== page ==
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The Courts Microsoft Upgrades Windows Technology

Microsoft Wins Windows XP Downgrade Lawsuit 203

Posted by timothy
from the that's-just-like-your-judgment-man dept.
CWmike writes "A federal judge has dismissed a year-old lawsuit against Microsoft over alleged antitrust violations for the 'downgrade' rules it set for Windows Vista and XP. The order put an end to the lawsuit filed by Emma Alvarado in February 2009. In her original complaint, she accused Microsoft of coercing computer makers into forcing consumers who wanted to run Windows XP to first buy Windows Vista, or later, Windows 7, before they were allowed to downgrade to XP. The judge rejected Alvarado's accusations, saying that the plaintiff had not proved Microsoft benefited from the downgrade practices that it created and that OEMs implemented."
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Microsoft Wins Windows XP Downgrade Lawsuit

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  • by Oxford_Comma_Lover (1679530) on Friday February 26, 2010 @11:00PM (#31294434)

    > There has to be some meaningful consequence for the losers.

    Almost nobody wants to go to court. (Attorneys sometimes do because it's fun to do advocacy before the court, but most of them are smart enough to put client interests first. Debt Collection agencies also want to because they're almost never opposed, because people don't have money to fight them, but they don't even really think of it as going to court.) Courts also have pre-trial systems in place to try to get the parties to agree to a settlement before trial is necessary--pretrial conferences serve that function in most courts. A judge can look at the record and say "Are you sure you don't want to just settle this?"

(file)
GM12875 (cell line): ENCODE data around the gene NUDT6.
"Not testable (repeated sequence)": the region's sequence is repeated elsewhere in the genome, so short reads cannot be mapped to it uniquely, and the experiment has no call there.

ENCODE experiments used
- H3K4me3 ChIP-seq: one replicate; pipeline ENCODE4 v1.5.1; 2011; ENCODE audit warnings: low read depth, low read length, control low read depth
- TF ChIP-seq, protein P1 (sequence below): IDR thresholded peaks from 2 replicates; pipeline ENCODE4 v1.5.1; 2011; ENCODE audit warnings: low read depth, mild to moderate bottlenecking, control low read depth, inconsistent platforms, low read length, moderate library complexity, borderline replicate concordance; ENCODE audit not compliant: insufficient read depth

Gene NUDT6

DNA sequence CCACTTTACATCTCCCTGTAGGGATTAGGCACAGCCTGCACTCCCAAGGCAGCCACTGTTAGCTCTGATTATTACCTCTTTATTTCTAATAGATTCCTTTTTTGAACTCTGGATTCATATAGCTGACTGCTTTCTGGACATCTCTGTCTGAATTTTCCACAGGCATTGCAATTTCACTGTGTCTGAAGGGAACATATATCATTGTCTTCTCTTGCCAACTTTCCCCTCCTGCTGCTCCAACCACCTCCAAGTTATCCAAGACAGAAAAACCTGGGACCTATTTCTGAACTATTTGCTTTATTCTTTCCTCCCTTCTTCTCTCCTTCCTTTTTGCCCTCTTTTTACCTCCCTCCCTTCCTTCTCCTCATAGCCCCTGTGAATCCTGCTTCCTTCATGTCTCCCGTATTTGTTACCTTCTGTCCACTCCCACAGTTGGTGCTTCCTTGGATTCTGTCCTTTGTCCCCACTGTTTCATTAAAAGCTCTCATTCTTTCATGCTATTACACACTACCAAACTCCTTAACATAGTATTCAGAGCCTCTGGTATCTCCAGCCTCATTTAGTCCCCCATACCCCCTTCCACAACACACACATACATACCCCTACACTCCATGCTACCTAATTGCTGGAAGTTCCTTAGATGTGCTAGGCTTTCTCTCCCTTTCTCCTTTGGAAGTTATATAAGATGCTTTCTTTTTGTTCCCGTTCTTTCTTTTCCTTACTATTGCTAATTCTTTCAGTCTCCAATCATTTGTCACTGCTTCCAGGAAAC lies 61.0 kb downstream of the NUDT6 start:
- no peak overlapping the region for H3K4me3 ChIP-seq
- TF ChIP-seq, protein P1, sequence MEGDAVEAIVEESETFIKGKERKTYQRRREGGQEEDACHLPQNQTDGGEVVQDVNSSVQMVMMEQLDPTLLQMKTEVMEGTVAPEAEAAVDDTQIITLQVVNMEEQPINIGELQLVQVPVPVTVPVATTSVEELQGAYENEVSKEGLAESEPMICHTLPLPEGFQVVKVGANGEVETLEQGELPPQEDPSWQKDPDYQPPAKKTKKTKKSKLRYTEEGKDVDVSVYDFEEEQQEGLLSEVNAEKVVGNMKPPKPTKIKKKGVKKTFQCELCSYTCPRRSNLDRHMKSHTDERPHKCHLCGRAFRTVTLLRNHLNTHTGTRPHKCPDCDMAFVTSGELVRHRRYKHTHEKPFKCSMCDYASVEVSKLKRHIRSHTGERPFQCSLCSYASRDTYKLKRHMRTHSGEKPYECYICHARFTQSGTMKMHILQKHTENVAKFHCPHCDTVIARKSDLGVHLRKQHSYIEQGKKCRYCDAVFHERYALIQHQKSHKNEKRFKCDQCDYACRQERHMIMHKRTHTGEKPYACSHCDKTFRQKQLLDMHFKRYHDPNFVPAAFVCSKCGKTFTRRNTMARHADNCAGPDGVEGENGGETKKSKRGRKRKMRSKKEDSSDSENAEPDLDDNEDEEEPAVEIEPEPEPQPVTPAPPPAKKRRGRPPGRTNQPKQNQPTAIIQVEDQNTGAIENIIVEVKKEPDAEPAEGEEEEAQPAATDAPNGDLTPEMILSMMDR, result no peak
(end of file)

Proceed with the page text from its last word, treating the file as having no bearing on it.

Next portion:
Losing a lawsuit that you've spent years on (and likely paid for someone else to spend years on) is a pretty meaningful consequence for the losers.

    You've also got the problem that the bigger the consequence to the loser, the less likely they are to bring legitimate claims to court.

  • Re:Stupid Lawsuit (Score:4, Informative)

    by HermMunster (972336) on Friday February 26, 2010 @11:08PM (#31294476)

    Even Microsoft admitted Vista was bad and worked hard on 7 to get it to market fast before Vista irrevocably harmed their image.

  • Re:Oh the irony (Score:3, Informative)

    by timmarhy (659436) on Friday February 26, 2010 @11:25PM (#31294580)
    oh please use your brain. how were they forcing them to not sell XP? by not selling it to them in the first place!!!!
  • by Telephone Sanitizer (989116) on Friday February 26, 2010 @11:44PM (#31294668)

    how do you not prove that they benefited by having OEMs sell the newer version of their software before allowing a downgrade path?

    This is from the article:

    Computer makers, not Microsoft, charged users the additional fees for downgrading a new PC from Vista to XP at the factory. However, Alvarado did not name Lenovo Group Ltd. in her lawsuit.

    She sued MS for a practice of the OEM. Wrong defendant.

    It's possible that she could have shown vertical market manipulation, but that might not have been relevant. Such practices might give rise to a federal antitrust suit, but she brought a state unfair practices action.